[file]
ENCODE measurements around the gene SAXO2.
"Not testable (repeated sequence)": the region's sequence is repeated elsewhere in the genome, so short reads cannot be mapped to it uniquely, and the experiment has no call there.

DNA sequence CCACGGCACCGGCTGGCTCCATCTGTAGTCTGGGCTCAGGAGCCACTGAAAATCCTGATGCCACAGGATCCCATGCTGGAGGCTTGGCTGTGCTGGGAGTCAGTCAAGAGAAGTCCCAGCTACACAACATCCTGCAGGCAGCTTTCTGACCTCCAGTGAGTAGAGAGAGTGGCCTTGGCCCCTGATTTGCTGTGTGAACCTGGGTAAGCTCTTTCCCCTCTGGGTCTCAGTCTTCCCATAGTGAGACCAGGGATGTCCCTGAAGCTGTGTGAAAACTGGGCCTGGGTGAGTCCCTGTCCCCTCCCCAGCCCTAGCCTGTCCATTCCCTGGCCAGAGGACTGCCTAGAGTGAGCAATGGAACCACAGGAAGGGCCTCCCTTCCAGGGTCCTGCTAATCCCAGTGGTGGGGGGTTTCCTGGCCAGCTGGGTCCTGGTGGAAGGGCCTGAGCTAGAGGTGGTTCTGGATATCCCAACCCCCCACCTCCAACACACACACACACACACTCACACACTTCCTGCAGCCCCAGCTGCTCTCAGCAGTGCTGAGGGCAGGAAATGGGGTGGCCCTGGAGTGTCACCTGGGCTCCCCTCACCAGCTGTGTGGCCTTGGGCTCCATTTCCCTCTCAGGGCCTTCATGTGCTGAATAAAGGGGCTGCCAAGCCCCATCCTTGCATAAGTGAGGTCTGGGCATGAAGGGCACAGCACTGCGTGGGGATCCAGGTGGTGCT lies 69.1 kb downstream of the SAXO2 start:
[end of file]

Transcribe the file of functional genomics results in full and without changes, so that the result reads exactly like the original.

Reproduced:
ENCODE measurements around the gene SAXO2.
"Not testable (repeated sequence)": the region's sequence is repeated elsewhere in the genome, so short reads cannot be mapped to it uniquely, and the experiment has no call there.

DNA sequence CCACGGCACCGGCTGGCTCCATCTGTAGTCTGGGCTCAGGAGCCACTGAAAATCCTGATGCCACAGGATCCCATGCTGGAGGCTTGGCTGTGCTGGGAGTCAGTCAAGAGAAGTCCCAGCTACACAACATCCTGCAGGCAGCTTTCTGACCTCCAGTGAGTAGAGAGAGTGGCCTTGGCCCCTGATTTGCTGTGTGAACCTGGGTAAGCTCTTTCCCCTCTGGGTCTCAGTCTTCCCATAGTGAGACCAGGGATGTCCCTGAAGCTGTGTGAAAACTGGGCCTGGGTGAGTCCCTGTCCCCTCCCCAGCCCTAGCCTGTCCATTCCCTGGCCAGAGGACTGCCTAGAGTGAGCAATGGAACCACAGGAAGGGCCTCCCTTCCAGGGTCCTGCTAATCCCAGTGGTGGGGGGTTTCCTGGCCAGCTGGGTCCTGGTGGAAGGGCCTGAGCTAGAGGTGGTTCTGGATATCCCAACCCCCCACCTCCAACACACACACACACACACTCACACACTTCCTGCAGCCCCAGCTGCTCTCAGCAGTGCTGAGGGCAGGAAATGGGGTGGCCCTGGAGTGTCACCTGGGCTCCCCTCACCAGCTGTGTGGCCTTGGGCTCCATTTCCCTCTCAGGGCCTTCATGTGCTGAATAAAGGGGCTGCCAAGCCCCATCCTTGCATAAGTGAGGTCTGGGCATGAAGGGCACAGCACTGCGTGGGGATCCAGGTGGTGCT lies 69.1 kb downstream of the SAXO2 start: